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Marks & Spencer to extend RFID rollout

Retailer says stock accuracy on clothing items has improved

Dave Friedlos, 16 Nov 2006

Marks & Spencer (M&S) will begin the phased rollout of item-level radio frequency identification (RFID) tags in 2007 following more than a year of extensive testing of the technology.

The retailer plans to increase the number of stores that tag individual clothing items, including men’s suits and women’s casual wear, from 42 to 120 by next spring.

James Stafford, head of clothing RFID at M&S, says the company will also expand the number of clothing departments using the technology from six to 13 by autumn 2007, to improve efficiency and customer service.

‘Stock accuracy has improved and stores and customers have commented on the more consistent availability of sizes in the pilot departments,’ he said.

The retailer began tagging clothing, including men’s suits, trousers and jackets, and women’s suits, casual trousers and skirts, last year. This year it extended the trial to include its autumn and winter range, bringing the total number of tags used to more than 35 million.

The tags allow staff to carry out stocktaking more efficiently by passing an RFID reader over goods to determine what products need to be replaced. This has led to improved sales through greater product availability.

AMR Research analyst Nigel Montgomery says the full rollout will provide M&S with a significant competitive advantage.

‘This is proof that waiting until the technology is more mature is not necessarily the right strategy, as M&S opted to learn as the technology developed,’ he said. ‘But it went about the trials in a sensible way. It kept the scope of the trials tight, kept their expectations reasonable and did not jump too far ahead with the trials.’


Marks & Spencer extends RFID trial

Retailer examines ways to improve service to customers

Retail giant Marks & Spencer (M&S) is to extend item-level trials of radio frequency identity (RFID) technology from nine to 53 of its UK stores.

The next phase will start in spring 2006, and see the company expanding use of the technology from men's suits to other products with availability issues - those with complex sizing structures such as bras, which have 68 different sizes.

M&S will also investigate how the technology can improve services to customers by integrating labels containing the RFID chip into traditional paper barcode labels that already contain information about the size and cost of an item.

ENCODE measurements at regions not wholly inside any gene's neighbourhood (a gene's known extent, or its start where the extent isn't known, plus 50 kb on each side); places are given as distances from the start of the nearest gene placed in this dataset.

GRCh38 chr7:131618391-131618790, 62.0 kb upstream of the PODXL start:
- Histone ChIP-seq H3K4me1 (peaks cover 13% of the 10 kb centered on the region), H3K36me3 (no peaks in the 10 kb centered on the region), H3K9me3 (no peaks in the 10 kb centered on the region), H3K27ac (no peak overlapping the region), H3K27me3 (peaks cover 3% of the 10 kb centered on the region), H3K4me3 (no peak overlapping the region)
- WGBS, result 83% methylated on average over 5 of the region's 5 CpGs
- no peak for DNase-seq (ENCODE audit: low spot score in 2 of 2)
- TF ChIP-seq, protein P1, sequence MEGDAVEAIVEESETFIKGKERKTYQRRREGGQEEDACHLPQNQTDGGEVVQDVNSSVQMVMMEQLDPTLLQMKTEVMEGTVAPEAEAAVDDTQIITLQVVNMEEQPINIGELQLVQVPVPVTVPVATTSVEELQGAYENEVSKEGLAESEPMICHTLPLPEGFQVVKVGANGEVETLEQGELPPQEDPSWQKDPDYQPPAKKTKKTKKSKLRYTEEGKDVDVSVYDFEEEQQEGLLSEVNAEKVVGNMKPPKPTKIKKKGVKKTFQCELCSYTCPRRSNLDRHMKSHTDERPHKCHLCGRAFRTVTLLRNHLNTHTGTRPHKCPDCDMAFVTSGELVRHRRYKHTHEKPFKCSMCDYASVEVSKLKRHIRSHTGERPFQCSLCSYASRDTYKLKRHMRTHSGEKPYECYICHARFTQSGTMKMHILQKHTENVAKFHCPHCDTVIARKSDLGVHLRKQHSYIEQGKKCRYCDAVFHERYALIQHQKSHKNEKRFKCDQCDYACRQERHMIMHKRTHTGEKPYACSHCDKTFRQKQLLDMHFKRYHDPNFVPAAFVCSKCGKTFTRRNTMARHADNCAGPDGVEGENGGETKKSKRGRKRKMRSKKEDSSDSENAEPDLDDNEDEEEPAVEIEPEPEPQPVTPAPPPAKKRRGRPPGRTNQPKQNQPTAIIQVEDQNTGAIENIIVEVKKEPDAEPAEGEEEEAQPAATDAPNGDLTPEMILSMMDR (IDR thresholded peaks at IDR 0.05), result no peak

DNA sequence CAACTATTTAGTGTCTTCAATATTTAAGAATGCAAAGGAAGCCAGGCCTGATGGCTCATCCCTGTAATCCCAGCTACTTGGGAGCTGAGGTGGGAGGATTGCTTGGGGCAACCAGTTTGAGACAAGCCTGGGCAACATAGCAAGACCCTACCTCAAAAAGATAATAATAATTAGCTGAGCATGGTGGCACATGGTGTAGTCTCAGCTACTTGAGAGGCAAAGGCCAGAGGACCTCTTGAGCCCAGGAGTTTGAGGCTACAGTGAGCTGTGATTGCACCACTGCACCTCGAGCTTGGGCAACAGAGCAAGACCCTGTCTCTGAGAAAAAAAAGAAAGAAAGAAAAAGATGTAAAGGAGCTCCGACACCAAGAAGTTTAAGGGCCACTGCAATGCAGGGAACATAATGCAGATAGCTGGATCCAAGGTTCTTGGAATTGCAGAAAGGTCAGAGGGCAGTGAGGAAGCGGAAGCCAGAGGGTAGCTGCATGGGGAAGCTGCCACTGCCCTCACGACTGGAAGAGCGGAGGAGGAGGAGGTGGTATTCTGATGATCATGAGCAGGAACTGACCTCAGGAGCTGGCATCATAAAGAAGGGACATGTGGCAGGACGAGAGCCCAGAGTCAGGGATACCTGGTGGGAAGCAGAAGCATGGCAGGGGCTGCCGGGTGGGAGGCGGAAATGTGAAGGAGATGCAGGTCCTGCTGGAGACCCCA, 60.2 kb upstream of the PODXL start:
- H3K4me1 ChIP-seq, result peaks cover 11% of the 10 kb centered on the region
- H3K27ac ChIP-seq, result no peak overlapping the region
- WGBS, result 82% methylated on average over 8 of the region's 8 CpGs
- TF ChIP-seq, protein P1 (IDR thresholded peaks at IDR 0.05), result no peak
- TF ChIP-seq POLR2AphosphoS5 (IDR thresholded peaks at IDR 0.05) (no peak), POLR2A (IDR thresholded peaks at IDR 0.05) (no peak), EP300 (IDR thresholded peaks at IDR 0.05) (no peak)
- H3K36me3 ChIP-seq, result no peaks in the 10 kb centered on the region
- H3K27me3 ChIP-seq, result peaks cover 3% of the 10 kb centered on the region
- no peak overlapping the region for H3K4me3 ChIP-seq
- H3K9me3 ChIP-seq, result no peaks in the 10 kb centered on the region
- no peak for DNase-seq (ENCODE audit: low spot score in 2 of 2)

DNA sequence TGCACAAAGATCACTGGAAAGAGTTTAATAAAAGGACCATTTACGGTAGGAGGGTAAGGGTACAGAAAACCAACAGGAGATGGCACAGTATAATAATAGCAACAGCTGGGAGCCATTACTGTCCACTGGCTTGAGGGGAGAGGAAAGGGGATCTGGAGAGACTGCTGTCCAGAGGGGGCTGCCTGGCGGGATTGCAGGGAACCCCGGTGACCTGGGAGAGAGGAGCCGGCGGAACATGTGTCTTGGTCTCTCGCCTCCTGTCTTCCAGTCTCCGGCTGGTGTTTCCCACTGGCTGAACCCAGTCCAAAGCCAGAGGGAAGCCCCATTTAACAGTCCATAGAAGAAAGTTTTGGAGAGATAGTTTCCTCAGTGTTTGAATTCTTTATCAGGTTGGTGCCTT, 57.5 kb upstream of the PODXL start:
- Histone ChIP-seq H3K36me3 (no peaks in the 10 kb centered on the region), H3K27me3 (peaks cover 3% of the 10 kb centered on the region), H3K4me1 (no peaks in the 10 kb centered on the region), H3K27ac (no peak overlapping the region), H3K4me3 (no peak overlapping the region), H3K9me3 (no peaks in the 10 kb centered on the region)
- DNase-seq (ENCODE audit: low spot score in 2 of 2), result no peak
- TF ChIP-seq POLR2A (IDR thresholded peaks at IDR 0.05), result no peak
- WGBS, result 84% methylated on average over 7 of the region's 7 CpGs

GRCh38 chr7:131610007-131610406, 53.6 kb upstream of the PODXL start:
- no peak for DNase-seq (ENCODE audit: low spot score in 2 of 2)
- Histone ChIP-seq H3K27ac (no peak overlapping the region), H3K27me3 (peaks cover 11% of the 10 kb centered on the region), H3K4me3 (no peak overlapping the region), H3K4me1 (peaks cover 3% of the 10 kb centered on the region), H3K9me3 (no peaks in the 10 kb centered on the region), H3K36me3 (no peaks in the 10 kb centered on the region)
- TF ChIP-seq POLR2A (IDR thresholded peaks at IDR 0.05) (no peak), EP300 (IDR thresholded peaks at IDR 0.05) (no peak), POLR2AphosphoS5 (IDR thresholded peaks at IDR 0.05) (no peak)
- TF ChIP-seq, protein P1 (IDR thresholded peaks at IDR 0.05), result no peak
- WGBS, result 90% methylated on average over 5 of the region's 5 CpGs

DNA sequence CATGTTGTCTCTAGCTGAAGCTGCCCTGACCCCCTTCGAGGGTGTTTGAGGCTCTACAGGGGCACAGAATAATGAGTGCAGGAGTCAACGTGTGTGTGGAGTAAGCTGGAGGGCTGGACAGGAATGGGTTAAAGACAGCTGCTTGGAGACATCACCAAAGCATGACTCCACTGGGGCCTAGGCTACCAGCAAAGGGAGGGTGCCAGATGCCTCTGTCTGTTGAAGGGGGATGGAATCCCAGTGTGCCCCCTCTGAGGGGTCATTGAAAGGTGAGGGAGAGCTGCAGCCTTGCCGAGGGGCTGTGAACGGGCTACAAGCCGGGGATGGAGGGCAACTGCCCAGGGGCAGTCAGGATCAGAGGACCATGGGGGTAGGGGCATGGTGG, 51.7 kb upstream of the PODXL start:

But the tags will be passive, meaning they do not transmit any information unless a scanner is passed over them.

'RFID may have the potential to significantly improve product availability, which research has shown is a key issue for customers,' said a spokeswoman.

The retailer has chosen BT to work with on the trials. 'BT has been selected as the main contractor on the trial, providing managed IT development, and ongoing deployment and maintenance of mobile RFID readers in-store alongside tag and reader supplier Intellident,' said the spokeswoman.

The retailer will use mobile scanners - which can read RFID labels 20 times quicker than traditional barcode labels - in phase two of the trial, allowing M&S to speed up stock checks.

At the end of each day, stock on the shop floor will be scanned. Data collected will be compared with information in a central database containing each store's stock profile, to trigger replenishment orders.

'M&S is being pretty pragmatic about this move to extend its RFID trial,' said Neil Macehiter, partner at analyst Macehiter Ward-Dutton. 'And it's clearly oriented towards cost benefits by merging the barcode and RFID label into one.

'The issue is not the device itself, though. It will be how well the back-end systems cope with actually exploiting this more detailed information.'

The spring 2006 trial will be completed by the summer. The clothing trials supplement tests on four million returnable food produce delivery trays that started in 2002.

Miya Knights, 23 Feb 2005


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